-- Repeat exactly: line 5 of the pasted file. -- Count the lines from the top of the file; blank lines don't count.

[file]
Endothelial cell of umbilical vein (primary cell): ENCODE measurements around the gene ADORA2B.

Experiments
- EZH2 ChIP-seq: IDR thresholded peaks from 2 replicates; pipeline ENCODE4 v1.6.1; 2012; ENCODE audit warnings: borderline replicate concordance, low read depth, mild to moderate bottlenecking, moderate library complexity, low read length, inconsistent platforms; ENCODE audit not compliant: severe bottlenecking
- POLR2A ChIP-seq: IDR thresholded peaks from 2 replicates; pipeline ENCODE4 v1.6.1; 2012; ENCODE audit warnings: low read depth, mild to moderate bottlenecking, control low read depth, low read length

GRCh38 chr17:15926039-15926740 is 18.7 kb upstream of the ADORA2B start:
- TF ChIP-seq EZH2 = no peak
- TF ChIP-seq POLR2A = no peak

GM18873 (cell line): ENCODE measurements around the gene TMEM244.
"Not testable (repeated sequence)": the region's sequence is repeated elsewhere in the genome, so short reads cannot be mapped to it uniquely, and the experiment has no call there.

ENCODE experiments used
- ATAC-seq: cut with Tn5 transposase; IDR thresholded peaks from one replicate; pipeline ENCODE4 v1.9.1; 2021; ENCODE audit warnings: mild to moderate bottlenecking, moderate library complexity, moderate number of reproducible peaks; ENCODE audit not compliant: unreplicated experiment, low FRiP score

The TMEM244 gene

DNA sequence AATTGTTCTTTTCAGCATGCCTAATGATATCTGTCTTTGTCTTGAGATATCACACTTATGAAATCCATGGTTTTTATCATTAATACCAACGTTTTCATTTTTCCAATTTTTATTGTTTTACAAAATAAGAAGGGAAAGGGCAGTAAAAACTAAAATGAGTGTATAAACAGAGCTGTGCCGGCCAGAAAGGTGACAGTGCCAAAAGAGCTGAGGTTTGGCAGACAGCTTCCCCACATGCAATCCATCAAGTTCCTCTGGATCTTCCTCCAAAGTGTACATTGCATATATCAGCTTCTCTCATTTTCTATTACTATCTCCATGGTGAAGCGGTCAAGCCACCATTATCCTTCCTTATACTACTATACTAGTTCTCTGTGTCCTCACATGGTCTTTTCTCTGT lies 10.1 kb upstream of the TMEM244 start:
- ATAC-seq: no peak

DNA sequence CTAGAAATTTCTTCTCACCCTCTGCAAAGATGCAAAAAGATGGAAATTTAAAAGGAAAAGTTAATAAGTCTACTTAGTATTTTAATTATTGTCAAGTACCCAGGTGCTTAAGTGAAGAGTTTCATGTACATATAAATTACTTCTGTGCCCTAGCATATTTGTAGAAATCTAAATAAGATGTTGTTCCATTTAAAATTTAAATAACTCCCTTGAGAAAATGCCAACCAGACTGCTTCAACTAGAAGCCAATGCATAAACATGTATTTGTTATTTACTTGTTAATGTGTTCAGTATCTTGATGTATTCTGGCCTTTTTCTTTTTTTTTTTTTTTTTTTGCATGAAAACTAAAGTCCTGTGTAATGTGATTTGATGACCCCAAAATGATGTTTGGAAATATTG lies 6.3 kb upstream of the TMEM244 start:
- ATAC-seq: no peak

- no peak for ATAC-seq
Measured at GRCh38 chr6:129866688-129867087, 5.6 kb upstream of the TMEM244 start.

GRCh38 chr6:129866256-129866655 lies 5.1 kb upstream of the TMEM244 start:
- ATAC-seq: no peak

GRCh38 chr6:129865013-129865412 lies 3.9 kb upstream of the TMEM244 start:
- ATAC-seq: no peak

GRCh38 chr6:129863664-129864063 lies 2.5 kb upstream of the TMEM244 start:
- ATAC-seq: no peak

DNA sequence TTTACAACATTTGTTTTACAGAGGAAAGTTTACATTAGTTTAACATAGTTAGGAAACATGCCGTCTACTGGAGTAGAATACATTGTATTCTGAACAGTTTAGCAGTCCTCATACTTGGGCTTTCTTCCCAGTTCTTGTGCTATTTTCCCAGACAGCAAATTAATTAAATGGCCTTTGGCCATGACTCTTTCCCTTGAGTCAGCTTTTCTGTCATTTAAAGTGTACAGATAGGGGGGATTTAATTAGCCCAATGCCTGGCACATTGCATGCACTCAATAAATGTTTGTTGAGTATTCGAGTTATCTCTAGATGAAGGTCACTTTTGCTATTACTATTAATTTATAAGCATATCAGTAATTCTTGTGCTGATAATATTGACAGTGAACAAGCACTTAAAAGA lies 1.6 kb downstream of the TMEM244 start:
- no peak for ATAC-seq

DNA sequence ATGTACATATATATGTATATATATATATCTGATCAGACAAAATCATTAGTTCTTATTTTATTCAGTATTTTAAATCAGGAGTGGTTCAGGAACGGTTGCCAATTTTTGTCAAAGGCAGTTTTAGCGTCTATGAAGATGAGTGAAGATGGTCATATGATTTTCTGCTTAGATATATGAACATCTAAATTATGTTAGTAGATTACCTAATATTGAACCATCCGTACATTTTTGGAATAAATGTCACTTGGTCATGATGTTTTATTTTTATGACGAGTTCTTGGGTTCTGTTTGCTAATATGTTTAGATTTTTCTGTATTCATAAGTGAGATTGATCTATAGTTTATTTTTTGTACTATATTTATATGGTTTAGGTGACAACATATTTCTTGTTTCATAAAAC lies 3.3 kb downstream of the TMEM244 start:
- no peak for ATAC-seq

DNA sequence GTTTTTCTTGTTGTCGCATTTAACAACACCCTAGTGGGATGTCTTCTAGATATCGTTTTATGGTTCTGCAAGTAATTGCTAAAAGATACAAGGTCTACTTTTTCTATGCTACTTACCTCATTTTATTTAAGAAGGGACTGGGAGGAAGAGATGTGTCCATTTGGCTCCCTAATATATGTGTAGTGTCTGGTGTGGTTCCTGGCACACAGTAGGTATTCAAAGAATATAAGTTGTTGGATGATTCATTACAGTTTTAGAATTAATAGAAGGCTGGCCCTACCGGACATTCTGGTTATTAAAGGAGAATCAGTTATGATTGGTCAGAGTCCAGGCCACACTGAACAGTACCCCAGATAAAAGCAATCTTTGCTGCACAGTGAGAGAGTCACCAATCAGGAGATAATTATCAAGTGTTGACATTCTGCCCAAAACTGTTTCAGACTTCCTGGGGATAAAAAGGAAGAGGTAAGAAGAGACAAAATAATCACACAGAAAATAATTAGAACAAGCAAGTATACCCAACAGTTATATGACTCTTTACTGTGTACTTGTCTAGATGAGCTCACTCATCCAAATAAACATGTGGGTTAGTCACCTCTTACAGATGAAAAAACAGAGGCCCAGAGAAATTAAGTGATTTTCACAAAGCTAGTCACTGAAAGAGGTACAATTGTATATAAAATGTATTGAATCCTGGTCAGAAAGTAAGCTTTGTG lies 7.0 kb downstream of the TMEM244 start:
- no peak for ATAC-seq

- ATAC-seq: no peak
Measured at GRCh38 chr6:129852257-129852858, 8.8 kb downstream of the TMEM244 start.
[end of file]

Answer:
GRCh38 chr17:15926039-15926740 is 18.7 kb upstream of the ADORA2B start: